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Linus Torvalds on mRNA Vaccines (kernel.org)
753 points by blacktulip 5 days ago | hide | past | favorite | 605 comments





This is good.

Now states are combating such hesitancy by drawing lottery for vaccinated folks.

Like, having this magic, absolutely mind boggling potion that prevents serious illness and death *isn't* already the lottery win of our lifetime??

People in India and elsewhere are dying because of lack of vaccines and here we have educated, first world countries struggle to get their citizens vaccinated.

Unfortunately shaming such people will only push them further into antivax territory.


>Unfortunately shaming such people will only push them further into antivax territory.

Funny that you say that, I had the same thought when buying groceries last week. The cashier started telling me she'll never get it because it's being mandated to cull us and there's some secret database of deaths yada yada yada. Mind you I didn't ask. I felt sorry for her, even worried. She's a kind enough middle aged lady, she's been at the same grocery store for years. Somehow she's convinced that she's privy to some super secret knowledge only to be disclosed to a chosen few. It's like a nigerian email scam or Q thing.

I was a little worried because she could've gotten herself fired for talking like that to the wrong person who would get mad and tell the manager. I just smiled, nodded, spoke in a low tone and said "I used to think so too but THEY want us to think that way because it weakens America if people here keep getting covid while they're over it and starting to beat us economically. Our vaccine works the best so they're spreading propaganda to scare us from getting it" I have no idea if it helped but she at least seemed intrigued that I didn't roll my eyes or scold her.

People who get suckered into this stuff are in some imaginary role-play where they're the hero of the story, this article explains it. https://medium.com/curiouserinstitute/a-game-designers-analy...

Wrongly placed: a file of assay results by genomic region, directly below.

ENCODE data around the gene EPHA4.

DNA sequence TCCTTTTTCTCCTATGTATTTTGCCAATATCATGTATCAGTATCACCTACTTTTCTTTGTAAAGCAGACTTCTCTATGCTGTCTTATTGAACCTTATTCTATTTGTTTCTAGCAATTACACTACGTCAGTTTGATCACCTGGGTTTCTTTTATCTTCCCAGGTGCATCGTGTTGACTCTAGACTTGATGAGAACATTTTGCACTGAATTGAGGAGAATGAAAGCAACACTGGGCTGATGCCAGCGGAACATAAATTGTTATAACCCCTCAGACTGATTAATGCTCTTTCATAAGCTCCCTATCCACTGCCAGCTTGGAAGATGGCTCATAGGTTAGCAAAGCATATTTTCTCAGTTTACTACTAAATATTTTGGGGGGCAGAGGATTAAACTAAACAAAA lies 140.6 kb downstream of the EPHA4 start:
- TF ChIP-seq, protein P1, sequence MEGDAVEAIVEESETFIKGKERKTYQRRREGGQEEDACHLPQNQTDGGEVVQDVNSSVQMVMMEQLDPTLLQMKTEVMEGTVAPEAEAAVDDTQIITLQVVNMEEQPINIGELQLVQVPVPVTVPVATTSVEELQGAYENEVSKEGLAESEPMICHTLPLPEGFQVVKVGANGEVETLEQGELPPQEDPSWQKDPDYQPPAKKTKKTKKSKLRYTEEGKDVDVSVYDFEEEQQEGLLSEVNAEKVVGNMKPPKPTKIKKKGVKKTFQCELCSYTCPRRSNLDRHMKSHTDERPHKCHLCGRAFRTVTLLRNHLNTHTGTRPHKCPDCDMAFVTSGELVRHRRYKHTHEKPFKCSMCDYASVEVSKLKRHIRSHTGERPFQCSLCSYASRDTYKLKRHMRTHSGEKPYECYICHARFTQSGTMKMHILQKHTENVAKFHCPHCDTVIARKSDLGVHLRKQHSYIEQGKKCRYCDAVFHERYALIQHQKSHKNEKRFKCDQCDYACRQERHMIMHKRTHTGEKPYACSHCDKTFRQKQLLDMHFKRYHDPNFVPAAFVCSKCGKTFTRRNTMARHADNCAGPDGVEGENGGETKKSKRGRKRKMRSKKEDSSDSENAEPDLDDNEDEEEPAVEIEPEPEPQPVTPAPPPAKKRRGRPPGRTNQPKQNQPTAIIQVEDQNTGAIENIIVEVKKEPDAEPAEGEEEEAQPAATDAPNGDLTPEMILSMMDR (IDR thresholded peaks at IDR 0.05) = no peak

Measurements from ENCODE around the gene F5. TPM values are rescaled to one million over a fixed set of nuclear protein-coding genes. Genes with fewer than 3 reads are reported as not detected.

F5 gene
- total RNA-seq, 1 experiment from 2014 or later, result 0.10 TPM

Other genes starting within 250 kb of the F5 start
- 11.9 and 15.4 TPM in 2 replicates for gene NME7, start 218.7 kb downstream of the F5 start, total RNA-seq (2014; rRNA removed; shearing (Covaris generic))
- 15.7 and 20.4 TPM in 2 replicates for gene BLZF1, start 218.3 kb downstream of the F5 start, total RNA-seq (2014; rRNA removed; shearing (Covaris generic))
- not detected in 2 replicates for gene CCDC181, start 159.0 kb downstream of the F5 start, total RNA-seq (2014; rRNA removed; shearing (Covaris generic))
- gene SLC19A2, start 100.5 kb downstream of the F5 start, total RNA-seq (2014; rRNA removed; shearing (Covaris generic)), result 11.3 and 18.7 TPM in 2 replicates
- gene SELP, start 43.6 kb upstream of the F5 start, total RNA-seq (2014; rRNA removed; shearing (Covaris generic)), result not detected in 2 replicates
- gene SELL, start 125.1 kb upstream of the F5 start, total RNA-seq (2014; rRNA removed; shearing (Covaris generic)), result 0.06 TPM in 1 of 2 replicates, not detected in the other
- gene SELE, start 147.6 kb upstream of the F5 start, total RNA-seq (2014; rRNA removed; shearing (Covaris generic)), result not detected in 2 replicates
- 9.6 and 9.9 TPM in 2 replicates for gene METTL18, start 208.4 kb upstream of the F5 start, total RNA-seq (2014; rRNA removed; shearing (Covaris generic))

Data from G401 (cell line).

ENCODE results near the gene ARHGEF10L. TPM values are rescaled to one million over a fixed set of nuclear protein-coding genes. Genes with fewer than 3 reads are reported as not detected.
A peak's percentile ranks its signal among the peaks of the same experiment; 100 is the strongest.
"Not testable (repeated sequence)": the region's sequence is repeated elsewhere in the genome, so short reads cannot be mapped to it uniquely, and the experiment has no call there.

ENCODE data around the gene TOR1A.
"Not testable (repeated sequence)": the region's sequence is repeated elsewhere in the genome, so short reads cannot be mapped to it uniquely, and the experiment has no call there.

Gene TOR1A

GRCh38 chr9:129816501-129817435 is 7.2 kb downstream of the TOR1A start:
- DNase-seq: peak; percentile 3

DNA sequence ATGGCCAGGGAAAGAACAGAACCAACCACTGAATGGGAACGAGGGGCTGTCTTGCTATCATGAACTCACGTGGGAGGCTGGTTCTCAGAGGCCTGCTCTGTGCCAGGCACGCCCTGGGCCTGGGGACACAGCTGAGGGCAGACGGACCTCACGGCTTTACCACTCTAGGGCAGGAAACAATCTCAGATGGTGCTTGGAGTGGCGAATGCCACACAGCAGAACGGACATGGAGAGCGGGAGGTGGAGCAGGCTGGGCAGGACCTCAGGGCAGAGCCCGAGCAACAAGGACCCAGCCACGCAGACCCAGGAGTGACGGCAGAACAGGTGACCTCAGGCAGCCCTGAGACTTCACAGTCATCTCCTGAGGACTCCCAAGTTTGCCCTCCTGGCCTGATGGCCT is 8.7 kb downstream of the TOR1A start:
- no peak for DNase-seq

Brilliant trolling sir.

I hope it works. I've done some similar on reddit comments. It's hard not to want to hit them over the head though...


> Like, having this magic, absolutely mind boggling potion that prevents serious illness and death isn't already the lottery win of our lifetime

A lot of it boils down to people not trusting what they're seeing. Frankly, governments have done the world a disservice by speaking before they really had all the information at the start of the pandemic. In Canada at least an insane amount of what was said turned out to be completely false, or worse harmfully false (ie: no masks, isn't airborne, ect). As a result, lots of people see what looks like the "story changing", and distrust anything coming out of their government, and experts, at this point. I think if we approach the problem with that in mind we might win more people over than telling them "listen to experts", since for the past year and a half experts have been wrong almost as often as they have been right.


> [...] lots of people see what looks like the "story changing", and distrust anything coming out of their government, [...].

Changing and updating our beliefs as evidence comes in is a fundamental ability that underlies numerous activities from scientific research to debugging software to driving on a congested road network. Why is it a problem for public health officials to update and change policy as we learn more about the virus?